Research News

Ocean Observers: Marine Species Will React to a Total Eclipse

Excerpted from an article by Deborah Netburn in the Los Angeles Times:

Across the ocean, an enormous number of animals hide in the deep, dark waters during the day, and then swim upward during the cover of night to take advantage of the food generated in the sunlit part of the ocean.

Jonathan Fram, an assistant professor at Oregon State University, plans to use a series of bio-acoustic sonars to see whether zooplankton in the path of totality will rise in the water column as the sun is obscured by the moon.

Fram, who works as a systems engineer on the Ocean Observatories Initiative (OOI), will retrieve data from six bio-acoustic sonars off the Northwest coast — three that are directly in the path of totality and three that are not. This should allow researchers to see how much the sun has to dim to affect changes in the zooplankton’s movements. The OOI moorings were not designed for the eclipse, but they are located within the path of totality.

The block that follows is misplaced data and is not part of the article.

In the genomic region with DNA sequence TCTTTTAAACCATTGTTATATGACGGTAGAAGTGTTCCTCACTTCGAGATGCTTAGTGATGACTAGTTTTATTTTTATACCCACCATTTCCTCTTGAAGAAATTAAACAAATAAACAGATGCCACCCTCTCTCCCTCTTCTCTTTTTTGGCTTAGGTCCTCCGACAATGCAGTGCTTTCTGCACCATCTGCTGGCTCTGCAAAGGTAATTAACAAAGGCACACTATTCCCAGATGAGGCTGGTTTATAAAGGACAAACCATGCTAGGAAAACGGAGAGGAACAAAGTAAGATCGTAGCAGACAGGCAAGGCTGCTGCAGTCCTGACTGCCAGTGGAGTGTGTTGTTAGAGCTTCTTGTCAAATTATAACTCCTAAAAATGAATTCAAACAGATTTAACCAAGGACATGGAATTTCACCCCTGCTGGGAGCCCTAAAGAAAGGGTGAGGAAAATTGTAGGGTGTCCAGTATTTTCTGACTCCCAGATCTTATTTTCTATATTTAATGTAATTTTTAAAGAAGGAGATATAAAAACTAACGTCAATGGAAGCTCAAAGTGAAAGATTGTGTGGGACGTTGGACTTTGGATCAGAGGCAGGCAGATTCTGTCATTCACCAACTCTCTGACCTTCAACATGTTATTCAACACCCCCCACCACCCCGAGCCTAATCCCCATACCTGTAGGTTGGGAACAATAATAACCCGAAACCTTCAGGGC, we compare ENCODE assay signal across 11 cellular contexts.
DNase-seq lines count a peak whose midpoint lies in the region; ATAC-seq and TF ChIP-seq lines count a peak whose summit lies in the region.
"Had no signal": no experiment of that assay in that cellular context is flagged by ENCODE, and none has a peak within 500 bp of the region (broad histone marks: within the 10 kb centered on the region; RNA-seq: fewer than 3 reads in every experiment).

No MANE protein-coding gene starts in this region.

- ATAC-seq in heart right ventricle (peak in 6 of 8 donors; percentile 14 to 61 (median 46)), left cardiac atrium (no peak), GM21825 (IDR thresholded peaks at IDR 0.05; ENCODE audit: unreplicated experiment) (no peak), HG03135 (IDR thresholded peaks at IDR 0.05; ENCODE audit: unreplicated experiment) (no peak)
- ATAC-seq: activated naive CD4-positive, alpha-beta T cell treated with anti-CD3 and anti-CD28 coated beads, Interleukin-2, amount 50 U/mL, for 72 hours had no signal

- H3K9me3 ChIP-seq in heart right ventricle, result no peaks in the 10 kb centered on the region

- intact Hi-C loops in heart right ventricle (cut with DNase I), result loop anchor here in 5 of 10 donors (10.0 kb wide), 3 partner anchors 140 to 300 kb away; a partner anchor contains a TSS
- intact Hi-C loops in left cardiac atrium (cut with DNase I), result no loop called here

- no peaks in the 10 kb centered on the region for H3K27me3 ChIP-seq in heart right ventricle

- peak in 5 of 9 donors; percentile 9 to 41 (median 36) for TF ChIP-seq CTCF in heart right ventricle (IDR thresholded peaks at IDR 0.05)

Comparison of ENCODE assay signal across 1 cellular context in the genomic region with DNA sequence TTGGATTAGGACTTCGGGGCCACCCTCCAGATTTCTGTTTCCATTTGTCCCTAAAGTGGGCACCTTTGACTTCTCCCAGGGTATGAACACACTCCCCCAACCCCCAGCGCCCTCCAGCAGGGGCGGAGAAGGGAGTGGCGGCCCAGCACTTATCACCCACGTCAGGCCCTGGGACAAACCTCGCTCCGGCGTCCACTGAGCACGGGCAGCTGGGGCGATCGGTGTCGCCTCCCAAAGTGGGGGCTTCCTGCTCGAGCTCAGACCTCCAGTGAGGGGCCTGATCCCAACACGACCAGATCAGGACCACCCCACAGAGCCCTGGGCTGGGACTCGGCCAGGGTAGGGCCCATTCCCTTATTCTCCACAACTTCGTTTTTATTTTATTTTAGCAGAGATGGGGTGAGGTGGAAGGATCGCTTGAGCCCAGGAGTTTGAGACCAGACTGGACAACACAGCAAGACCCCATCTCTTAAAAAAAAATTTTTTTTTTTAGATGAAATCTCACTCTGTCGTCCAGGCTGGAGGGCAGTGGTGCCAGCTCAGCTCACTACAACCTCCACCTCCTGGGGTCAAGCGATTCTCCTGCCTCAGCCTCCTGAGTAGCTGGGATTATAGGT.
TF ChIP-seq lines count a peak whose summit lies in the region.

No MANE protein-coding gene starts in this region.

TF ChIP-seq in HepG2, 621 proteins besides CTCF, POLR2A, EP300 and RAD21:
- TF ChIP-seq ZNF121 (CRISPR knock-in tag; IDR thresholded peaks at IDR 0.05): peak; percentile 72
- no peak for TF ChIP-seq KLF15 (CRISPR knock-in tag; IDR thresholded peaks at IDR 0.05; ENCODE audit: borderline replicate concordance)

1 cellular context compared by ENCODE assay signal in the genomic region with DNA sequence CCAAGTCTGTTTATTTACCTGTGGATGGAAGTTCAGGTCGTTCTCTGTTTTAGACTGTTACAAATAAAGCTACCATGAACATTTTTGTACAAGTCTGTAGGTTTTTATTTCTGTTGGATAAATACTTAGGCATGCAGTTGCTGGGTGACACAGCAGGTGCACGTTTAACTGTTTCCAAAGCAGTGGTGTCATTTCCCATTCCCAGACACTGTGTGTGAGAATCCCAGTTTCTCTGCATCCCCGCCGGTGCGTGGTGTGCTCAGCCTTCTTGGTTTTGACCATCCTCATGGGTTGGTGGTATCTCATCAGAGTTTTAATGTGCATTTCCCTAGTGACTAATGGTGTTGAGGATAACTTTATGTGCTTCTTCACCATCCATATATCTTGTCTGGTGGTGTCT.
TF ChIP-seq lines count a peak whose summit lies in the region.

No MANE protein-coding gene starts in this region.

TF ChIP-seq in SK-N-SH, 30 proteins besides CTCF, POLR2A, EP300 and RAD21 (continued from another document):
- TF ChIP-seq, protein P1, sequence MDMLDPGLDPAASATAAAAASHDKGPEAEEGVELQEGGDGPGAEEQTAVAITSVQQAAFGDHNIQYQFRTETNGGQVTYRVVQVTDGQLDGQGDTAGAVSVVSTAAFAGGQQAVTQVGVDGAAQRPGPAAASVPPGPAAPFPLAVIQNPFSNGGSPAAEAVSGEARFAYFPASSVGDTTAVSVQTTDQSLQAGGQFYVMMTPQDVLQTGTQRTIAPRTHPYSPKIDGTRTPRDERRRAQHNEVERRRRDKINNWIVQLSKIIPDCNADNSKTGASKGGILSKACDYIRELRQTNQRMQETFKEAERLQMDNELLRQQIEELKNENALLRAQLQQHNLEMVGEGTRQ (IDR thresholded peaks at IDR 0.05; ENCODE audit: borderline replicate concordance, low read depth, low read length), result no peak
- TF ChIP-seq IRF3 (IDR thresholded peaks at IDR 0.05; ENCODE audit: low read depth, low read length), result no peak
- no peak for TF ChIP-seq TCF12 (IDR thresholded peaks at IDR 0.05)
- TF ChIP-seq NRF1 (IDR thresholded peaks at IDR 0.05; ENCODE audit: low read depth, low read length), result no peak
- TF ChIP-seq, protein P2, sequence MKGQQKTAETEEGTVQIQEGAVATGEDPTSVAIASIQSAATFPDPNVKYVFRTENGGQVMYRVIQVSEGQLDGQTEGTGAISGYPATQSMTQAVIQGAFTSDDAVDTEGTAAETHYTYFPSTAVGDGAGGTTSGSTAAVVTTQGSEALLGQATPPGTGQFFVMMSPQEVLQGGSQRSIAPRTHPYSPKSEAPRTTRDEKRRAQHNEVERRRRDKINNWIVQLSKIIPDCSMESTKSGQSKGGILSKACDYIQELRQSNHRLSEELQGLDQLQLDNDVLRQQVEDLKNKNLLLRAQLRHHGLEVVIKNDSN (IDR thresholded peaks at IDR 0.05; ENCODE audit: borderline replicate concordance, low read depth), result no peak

Kelly Benoit-Bird, a senior scientist at the Monterey Bay Aquarium Research Institute who is not involved with Fram’s study told the Times, “Scientists have known for decades that changes in light can affect these animals’ migration patterns. For example, most of these deep-water migrants won’t swim as close to the surface as usual during a full moon. Still, a total eclipse provides an ideal natural experiment that can help researchers learn how important light cues are to different critters.”

While viewing a previous eclipse from a boat near the Galapagos Islands, Doug Duncan, director of the Fiske Planetarium at the University of Colorado, Boulder, “saw dozens of whales and dolphins swim to the surface of the ocean five minutes before the eclipse began. They hung out there until five minutes after the eclipse, before returning to the watery depths,” the Times reports.

University of Toledo biology professor Elliot Tramer reported that seabirds on the north coast of Venezuela were affected by a total eclipse that passed through the area in 2008. Brown pelicans and frigatebirds that had been foraging over the water before the eclipse left the bay 13 minutes before totality and didn’t return until 12 minutes after the solar disk was fully revealed. He concluded that although total solar eclipses are short, they can still interrupt normal avian daytime behavior.

A study published in the Journal of Fish Biology in 1998 found that fish also respond to changes in light during an eclipse. After observing reef fish during a total eclipse that swept over Pinta island in the Galapagos, the authors found that daytime fish sought shelter in the reef during totality while nocturnal fish were more likely to leave the cover of their daytime habitats.


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